MedGen UID:
44376
Concept ID:
C0025517
Disease or Syndrome
17.

Disorder of nervous system

The brain, spinal cord, and nerves make up the nervous system. Together they control all the workings of the body. When something goes wrong with a part of your nervous system, you can have trouble moving, speaking, swallowing, breathing, or learning. You can also have problems with your memory, senses, or mood. There are more than 600 neurologic diseases. Major types include: - Diseases caused by faulty genes, such as Huntington's disease and muscular dystrophy. - Problems with the way the nervous system develops, such as spina bifida. - Degenerative diseases, where nerve cells are damaged or die, such as Parkinson's disease and Alzheimer's disease. - Diseases of the blood vessels that supply the brain, such as stroke. - Injuries to the spinal cord and brain. - Seizure disorders, such as epilepsy . - Cancer, such as brain tumors. - infections, such as meningitis.  [from MedlinePlus]

MedGen UID:
14336
Concept ID:
C0027765
Disease or Syndrome
18.

Congenital, Hereditary, and Neonatal Diseases and Abnormalities

Diseases existing at birth and often before birth, or that develop during the first month of life (INFANT, NEWBORN, DISEASES), regardless of causation. Of these diseases, those characterized by structural deformities are termed CONGENITAL ABNORMALITIES. [from MeSH]

MedGen UID:
14319
Concept ID:
C0027612
Disease or Syndrome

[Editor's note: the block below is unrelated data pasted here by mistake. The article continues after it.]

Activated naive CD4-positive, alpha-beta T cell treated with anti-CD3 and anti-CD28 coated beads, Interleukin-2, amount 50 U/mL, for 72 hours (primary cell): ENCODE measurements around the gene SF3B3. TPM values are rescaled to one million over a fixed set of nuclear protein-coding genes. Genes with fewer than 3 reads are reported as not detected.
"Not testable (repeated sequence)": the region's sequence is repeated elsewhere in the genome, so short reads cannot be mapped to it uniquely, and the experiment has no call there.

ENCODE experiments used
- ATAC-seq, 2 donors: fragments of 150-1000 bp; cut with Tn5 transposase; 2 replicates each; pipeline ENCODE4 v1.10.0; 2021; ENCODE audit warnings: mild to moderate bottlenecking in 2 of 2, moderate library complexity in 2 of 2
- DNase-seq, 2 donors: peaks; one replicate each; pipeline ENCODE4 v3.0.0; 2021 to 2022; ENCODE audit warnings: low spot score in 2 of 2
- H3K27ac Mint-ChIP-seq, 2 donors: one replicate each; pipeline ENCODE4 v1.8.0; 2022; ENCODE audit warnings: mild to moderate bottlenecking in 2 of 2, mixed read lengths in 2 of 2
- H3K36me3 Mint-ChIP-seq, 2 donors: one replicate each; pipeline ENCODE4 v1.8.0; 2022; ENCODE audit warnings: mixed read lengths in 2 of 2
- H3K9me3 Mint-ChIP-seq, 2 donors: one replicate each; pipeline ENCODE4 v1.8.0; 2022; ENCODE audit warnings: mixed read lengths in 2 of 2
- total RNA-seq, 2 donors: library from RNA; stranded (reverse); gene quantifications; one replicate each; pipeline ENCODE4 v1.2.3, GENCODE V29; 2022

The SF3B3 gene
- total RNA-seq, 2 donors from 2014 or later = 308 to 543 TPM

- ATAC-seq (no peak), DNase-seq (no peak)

19.

Disorder of brain

The brain is the control center of the body. It controls thoughts, memory, speech, and movement. It regulates the function of many organs. When the brain is healthy, it works quickly and automatically. However, when problems occur, the results can be devastating. . Inflammation in the brain can lead to problems such as vision loss, weakness and paralysis. Loss of brain cells, which happens if you suffer a stroke, can affect your ability to think clearly. Brain tumors can also press on nerves and affect brain function. Some brain diseases are genetic. And we do not know what causes some brain diseases, such as Alzheimer's disease. The symptoms of brain diseases vary widely depending on the specific problem. In some cases, damage is permanent. In other cases, treatments such as surgery, medicines, or physical therapy can correct the source of the problem or improve symptoms. .  [from MedlinePlus]

MedGen UID:
14214
Concept ID:
C0006111
Disease or Syndrome
20.

Female

A person who belongs to the sex that normally produces ova. The term is used to indicate biological sex distinctions, or cultural gender role distinctions, or both. (NCI) [from NCI_CDISC]

MedGen UID:
8807
Concept ID:
C0015780
Finding